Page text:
President Buhari

President Muhammadu Buhari has insisted that he is yet to be convinced that majority of ordinary Nigerians will derive any tangible benefit from naira devaluation.

Presidential spokesman, Femi Adesina, quoted Buhari as insisting so yesterday at the Presidential Villa Abuja while meeting with members of the Council of Retired Federal Permanent Secretaries.

The president stated that he still held the conviction which motivated his principled resistance to devaluation in his first tenure as head of state.

“When I was military head of state, the IMF (International Monetary Fund) and the World Bank wanted us to devalue the naira and remove petrol subsidy but I stood my grounds for the good of Nigeria,” the president was quoted as saying.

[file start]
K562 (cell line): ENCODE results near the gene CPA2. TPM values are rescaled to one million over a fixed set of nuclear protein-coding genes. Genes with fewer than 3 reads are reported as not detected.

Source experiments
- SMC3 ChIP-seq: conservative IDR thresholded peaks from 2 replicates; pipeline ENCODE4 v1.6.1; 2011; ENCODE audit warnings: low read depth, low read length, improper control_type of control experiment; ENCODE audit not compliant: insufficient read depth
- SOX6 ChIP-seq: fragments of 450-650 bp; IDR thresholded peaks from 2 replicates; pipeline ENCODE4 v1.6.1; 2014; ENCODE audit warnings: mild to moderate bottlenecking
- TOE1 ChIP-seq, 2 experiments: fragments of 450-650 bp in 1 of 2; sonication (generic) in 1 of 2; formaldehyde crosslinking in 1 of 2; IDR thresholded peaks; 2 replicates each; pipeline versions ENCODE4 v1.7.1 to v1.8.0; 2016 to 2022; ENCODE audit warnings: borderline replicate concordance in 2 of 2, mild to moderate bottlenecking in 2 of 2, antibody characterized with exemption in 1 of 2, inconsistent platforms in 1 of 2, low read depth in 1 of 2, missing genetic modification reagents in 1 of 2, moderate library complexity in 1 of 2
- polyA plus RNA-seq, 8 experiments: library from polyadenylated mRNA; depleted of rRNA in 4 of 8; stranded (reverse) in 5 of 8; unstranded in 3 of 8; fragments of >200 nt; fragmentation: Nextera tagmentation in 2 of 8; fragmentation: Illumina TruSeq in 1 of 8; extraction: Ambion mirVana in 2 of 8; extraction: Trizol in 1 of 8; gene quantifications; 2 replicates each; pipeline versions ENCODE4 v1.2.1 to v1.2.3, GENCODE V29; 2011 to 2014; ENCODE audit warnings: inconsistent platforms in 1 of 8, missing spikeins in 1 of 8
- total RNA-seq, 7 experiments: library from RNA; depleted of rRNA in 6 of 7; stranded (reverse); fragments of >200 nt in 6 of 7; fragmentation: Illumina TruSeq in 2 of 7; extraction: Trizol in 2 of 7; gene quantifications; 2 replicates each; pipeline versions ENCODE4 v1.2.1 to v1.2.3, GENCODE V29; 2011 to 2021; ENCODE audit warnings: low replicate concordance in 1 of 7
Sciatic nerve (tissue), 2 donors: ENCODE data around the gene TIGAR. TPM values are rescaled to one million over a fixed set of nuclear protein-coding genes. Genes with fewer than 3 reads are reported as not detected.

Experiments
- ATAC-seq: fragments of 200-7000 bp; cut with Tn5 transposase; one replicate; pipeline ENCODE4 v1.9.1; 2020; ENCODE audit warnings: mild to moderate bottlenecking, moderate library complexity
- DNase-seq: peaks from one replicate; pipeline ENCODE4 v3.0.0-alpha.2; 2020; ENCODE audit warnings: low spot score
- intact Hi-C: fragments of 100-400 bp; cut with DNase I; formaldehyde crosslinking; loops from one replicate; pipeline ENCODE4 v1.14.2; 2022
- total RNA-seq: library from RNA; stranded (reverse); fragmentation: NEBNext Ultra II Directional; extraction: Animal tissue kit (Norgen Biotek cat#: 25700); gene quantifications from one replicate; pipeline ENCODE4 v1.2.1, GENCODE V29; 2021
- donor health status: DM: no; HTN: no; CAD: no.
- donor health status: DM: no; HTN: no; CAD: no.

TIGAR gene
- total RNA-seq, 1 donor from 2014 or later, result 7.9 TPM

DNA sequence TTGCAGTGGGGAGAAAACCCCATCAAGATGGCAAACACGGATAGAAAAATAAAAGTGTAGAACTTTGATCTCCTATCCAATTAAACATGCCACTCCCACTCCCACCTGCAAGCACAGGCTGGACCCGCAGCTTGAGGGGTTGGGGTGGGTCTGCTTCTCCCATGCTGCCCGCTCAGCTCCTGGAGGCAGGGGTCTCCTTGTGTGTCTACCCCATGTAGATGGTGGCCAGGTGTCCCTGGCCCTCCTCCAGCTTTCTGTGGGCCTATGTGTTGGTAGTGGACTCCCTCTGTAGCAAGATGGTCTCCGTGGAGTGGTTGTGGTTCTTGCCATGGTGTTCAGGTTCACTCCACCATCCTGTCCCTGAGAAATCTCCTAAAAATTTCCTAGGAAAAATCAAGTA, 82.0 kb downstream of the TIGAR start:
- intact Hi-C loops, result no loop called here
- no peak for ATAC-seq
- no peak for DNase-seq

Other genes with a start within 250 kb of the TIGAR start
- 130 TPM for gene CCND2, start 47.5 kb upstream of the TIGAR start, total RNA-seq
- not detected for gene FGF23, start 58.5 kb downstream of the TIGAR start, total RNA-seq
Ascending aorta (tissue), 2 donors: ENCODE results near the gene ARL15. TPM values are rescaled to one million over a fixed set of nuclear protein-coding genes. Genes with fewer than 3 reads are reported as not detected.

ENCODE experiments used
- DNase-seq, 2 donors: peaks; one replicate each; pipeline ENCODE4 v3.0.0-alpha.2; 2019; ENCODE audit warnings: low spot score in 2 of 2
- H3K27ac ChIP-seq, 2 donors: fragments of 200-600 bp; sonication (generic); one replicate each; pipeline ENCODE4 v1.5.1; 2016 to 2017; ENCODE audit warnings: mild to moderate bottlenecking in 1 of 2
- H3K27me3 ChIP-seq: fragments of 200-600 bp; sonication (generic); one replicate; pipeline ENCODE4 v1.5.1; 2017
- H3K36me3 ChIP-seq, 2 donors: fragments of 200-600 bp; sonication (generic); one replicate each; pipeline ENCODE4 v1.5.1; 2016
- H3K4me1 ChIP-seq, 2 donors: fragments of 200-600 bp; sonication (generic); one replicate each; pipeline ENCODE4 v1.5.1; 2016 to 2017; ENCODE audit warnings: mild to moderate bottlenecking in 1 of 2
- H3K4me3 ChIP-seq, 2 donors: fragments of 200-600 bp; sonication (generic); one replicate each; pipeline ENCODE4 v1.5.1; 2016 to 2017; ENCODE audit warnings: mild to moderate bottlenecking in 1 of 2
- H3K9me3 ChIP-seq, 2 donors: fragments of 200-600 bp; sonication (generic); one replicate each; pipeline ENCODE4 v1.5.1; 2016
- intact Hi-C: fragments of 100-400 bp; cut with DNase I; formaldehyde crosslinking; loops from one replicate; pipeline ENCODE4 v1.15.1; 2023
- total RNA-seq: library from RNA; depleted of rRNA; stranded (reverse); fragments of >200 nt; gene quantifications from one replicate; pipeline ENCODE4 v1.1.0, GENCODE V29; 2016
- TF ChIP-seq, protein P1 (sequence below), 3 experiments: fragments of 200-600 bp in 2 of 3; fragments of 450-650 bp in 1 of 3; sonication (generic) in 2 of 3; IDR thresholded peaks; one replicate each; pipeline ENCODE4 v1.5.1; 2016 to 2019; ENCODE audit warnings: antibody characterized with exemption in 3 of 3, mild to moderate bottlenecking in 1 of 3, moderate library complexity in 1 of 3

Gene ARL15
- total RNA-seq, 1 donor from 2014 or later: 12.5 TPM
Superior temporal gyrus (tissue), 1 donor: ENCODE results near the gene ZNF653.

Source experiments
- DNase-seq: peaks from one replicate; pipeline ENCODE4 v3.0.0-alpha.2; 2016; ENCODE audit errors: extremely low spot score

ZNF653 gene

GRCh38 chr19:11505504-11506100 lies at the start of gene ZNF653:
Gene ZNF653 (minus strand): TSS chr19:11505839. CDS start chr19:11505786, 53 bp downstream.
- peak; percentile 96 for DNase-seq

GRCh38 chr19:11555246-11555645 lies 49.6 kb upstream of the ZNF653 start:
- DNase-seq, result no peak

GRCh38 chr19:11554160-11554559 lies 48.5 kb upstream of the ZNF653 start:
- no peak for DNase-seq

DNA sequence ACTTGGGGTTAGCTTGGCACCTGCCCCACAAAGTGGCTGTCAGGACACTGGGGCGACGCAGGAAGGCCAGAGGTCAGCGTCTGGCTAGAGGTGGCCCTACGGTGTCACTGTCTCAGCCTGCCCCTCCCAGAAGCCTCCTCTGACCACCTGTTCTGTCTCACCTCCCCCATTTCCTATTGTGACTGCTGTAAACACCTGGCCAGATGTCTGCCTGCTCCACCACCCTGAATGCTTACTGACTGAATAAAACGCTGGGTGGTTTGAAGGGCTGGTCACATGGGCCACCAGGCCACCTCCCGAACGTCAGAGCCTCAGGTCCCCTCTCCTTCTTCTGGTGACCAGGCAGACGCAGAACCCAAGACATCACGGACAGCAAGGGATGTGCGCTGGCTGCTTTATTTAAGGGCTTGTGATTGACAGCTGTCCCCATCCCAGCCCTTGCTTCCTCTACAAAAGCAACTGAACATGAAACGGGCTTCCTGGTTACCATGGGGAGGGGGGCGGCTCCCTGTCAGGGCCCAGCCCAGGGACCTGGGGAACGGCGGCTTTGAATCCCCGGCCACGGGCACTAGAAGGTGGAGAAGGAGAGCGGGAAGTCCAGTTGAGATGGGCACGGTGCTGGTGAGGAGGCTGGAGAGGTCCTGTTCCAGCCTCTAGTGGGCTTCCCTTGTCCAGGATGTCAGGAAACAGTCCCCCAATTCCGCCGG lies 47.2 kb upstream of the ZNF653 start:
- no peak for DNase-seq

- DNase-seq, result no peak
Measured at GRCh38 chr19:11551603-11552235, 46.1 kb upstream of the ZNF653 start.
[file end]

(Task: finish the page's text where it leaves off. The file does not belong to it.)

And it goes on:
“The naira remained strong against the dollar and other foreign currencies until I was removed from office in August 1985 and it was devalued.

But how many factories were built and how many jobs were created by the devaluation?
“That is why I am still asking to be convinced today on the benefits of devaluation,” the Buhari told the retired permanent secretaries led by Otunba Christopher Tugbobo.
He welcomed the council’s pledge of support for the successful implementation of his administration’s change agenda, especially in the priority areas of improving security, curbing corruption and revitalising the national economy.

“I am glad you have rightly identified the key issues we campaigned on,” the president told his visitors, adding that his administration needs a dynamic bureaucracy that would not mislead it into taking wrong decisions.
Chief Philip Asiodu, the pioneer chairman of the council, was quoted to have said that its members wanted Buhari’s administration to succeed “because Nigeria has already lost many opportunities for progress.

“We are non-partisan. The interest of Nigeria is paramount to us and we are anxious that you should succeed,” Asiodu told President Buhari. The council was established in 2004 to serve as a platform for retired permanent secretaries to offer constructive advice to government on key policy issues.

Daily Trust